Review of the 2019 American Diabetes Association Standards of Medical Care


Posted Oct 17 , 2019 04:29 AM

Diabetes Technology: Review of the 2019 American Diabetes Association Standards of Medical Care in Diabetes.
Annals of Internal Medicine 2019_Online August 13

Institute Summary (excerpted from the abstract):

The American Diabetes Association (ADA) annually updates its Standards of Medical Care in Diabetes to provide clinicians, patients, researchers, payers, and other interested parties with evidence-based recommendations for the diagnosis and management of patients with diabetes. The ADA Professional Practice Committee comprises physicians, adult and pediatric endocrinologists, diabetes educators, registered dietitians, epidemiologists, pharmacists, and public health experts. To develop the 2019 standards, the committee continuously searched MEDLINE through November 2018 to consider and review studies, particularly high-quality trials including persons with diabetes, for potential incorporation into recommendations. It also solicited feedback from the larger clinical community. This synopsis focuses on selected guidance relating to use of diabetes technology in adults with diabetes. The recommendations address self-monitoring of blood glucose, continuous glucose monitors, and automated insulin delivery systems.

SMBG and CGM: Use of SMBG or CGM is most important for insulin-treated patients because it enables them to adjust therapy to minimize hypoglycemia and manage hyperglycemia. An observational study of almost 27 000 children and adolescents with type 1 diabetes showed that increased daily frequency of SMBG was significantly associated with lower HbA1c levels (difference 0.2 percentage points per additional tests per day) and fewer acute complications. In patients with type 2 diabetes who are not using insulin, potential benefits of glucose monitoring include insight into the effects of diet, physical activity, and medication management. In addition, SMBG is useful in assessing hypoglycemia, glucose levels during intercurrent illness, and discrepancies between measured HbA1c and glucose level. Sensor-augmented pump therapy can be considered for children, adolescents, and adults to improve glycemic control without increasing overall or severe hypoglycemia. Benefits correlate with ongoing consistent use of the device. Persons who have been successfully using continuous glucose monitors should have continued access across third-party payers. Use of CGM reduced hypoglycemia in adults with type 1 diabetes using multiple daily injections or continuous subcutaneous insulin infusion. Use of an intermittently scanned continuous glucose monitor can be considered as a substitute for SMBG in adults with diabetes requiring frequent glucose testing.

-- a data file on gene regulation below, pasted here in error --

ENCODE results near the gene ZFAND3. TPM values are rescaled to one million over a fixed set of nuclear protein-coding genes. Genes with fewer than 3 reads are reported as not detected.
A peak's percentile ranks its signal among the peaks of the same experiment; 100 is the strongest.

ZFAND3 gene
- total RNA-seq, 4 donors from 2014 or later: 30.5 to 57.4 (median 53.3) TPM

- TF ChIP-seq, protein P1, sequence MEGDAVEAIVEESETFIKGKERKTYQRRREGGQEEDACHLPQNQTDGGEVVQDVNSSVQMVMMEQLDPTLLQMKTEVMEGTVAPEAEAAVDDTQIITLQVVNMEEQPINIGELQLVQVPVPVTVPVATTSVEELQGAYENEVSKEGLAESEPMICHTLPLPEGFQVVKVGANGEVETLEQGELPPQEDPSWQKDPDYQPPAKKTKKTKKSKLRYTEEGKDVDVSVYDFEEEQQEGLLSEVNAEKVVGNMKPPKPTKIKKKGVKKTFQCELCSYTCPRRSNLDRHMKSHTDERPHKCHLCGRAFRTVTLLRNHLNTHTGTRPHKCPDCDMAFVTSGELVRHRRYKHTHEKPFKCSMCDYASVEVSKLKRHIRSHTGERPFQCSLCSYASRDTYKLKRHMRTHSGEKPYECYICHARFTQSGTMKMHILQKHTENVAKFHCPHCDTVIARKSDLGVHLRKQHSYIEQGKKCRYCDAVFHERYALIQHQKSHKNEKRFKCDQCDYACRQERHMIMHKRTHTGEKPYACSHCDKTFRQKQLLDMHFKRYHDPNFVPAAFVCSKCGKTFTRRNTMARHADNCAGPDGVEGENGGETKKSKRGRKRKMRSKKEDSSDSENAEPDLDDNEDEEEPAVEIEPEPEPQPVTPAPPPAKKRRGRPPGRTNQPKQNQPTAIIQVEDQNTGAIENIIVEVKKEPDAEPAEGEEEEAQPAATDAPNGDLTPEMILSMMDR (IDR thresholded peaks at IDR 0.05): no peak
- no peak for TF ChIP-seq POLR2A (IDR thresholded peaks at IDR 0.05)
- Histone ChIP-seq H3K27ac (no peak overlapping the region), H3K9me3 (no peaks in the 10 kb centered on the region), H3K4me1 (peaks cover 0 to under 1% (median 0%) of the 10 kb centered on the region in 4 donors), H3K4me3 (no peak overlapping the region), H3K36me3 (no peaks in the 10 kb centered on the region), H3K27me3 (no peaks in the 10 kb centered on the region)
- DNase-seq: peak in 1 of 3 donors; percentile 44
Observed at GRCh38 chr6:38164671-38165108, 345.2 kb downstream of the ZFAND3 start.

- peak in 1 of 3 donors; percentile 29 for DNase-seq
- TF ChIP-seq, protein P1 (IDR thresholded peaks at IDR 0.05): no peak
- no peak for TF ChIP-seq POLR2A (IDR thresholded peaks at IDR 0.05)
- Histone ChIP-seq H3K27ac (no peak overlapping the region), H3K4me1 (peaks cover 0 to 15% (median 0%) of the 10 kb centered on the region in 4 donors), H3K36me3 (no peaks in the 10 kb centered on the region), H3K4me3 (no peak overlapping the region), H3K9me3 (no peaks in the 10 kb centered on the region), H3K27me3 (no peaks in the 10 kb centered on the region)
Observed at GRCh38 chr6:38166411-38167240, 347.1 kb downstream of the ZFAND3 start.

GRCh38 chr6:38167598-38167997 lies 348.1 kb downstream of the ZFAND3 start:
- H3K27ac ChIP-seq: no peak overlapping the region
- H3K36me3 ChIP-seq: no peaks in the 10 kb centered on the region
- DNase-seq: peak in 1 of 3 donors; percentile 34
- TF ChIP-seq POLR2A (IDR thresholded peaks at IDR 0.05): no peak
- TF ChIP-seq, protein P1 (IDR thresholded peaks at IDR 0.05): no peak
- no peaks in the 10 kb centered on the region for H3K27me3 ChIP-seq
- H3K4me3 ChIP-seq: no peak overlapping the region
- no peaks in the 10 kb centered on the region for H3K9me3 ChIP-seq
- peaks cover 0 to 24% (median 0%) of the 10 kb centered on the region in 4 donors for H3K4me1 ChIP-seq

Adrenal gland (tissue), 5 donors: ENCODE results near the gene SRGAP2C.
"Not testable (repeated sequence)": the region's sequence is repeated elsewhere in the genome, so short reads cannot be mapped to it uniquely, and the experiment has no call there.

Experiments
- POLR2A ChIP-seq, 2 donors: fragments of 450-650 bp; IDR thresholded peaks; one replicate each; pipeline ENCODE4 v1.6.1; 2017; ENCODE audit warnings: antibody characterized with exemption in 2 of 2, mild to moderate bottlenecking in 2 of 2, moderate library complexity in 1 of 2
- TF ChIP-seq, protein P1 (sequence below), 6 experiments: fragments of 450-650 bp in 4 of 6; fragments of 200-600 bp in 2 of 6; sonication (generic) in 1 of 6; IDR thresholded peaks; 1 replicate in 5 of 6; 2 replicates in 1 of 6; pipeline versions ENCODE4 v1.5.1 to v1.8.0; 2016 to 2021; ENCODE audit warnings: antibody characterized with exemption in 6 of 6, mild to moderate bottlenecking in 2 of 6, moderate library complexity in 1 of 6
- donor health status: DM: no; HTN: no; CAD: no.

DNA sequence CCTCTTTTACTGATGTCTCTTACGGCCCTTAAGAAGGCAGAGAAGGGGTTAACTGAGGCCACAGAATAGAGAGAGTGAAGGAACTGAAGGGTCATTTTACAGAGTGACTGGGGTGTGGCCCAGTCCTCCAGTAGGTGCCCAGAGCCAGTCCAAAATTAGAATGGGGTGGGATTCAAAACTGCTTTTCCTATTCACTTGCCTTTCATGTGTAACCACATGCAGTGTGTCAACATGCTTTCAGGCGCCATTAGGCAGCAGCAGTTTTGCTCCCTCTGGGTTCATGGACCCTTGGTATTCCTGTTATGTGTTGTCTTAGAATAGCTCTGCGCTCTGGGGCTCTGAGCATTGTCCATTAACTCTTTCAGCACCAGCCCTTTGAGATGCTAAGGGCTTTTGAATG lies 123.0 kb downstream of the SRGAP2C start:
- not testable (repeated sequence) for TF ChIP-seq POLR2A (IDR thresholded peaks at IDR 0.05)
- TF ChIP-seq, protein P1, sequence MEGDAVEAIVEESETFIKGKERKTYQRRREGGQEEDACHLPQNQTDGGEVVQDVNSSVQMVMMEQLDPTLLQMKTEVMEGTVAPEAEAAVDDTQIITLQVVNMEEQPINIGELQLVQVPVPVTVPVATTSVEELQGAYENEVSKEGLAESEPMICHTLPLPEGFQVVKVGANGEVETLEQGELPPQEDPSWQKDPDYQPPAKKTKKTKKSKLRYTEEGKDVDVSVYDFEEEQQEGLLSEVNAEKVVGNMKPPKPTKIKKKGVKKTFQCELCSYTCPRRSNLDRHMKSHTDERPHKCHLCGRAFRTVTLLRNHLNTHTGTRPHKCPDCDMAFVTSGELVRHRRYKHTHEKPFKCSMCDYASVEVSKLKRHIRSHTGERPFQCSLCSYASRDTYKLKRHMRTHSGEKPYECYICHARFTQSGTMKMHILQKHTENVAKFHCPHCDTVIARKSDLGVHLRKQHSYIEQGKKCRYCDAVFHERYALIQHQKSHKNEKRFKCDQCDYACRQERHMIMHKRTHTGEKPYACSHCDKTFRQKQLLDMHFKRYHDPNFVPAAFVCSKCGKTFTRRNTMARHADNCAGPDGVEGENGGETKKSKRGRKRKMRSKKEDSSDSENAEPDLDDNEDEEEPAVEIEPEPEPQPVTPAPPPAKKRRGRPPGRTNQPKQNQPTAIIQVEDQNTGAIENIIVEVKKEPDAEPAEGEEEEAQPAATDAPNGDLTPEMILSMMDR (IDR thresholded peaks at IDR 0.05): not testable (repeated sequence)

Automated Insulin Delivery:

Automated insulin delivery systems can be considered in children (aged >7 years) and adults with type 1 diabetes to improve glycemic control. Automated insulin delivery systems consist of an insulin pump, a continuous glucose sensor, and an algorithm that determines insulin delivery. These systems suspend, increase, or decrease insulin delivery on the basis of sensor glucose values. Recent studies suggest that these systems may have psychosocial benefits and may reduce exercise-induced hypoglycemia

Why is this important?

Endorsement of new technologies by the American Diabetes Association is important to provide clinicians with guidelines that enhance the value of these technologies in people with diabetes. The ADA has recently moved to update its Standards more often than annually, and that will improve the dissemination of these valuable new tools!

Concluding Thought: Taking new technology and incorporating into how people work and live is not easy. - Oren Etzioni

Read the Article:(Article is free, but a login is required to obtain a pdf)